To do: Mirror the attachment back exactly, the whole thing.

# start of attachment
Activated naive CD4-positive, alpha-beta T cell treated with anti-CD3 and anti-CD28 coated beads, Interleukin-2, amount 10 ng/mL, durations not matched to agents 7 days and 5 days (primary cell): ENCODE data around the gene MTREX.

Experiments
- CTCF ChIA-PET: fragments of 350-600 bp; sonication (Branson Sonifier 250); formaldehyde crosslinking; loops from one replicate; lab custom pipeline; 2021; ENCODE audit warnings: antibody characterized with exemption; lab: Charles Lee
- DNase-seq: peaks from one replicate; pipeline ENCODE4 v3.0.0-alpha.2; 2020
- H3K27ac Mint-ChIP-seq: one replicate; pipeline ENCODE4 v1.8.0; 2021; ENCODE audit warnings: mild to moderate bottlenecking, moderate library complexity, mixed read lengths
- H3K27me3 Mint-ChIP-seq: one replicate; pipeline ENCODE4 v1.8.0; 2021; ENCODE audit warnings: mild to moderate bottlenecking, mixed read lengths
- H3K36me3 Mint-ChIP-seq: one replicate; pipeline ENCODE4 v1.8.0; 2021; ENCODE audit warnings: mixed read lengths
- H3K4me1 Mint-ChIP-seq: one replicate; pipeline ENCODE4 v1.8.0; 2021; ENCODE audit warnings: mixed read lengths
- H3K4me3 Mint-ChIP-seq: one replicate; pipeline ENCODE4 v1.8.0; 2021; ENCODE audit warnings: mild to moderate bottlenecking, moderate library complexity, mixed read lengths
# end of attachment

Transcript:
Activated naive CD4-positive, alpha-beta T cell treated with anti-CD3 and anti-CD28 coated beads, Interleukin-2, amount 10 ng/mL, durations not matched to agents 7 days and 5 days (primary cell): ENCODE data around the gene MTREX.

Experiments
- CTCF ChIA-PET: fragments of 350-600 bp; sonication (Branson Sonifier 250); formaldehyde crosslinking; loops from one replicate; lab custom pipeline; 2021; ENCODE audit warnings: antibody characterized with exemption; lab: Charles Lee
- DNase-seq: peaks from one replicate; pipeline ENCODE4 v3.0.0-alpha.2; 2020
- H3K27ac Mint-ChIP-seq: one replicate; pipeline ENCODE4 v1.8.0; 2021; ENCODE audit warnings: mild to moderate bottlenecking, moderate library complexity, mixed read lengths
- H3K27me3 Mint-ChIP-seq: one replicate; pipeline ENCODE4 v1.8.0; 2021; ENCODE audit warnings: mild to moderate bottlenecking, mixed read lengths
- H3K36me3 Mint-ChIP-seq: one replicate; pipeline ENCODE4 v1.8.0; 2021; ENCODE audit warnings: mixed read lengths
- H3K4me1 Mint-ChIP-seq: one replicate; pipeline ENCODE4 v1.8.0; 2021; ENCODE audit warnings: mixed read lengths
- H3K4me3 Mint-ChIP-seq: one replicate; pipeline ENCODE4 v1.8.0; 2021; ENCODE audit warnings: mild to moderate bottlenecking, moderate library complexity, mixed read lengths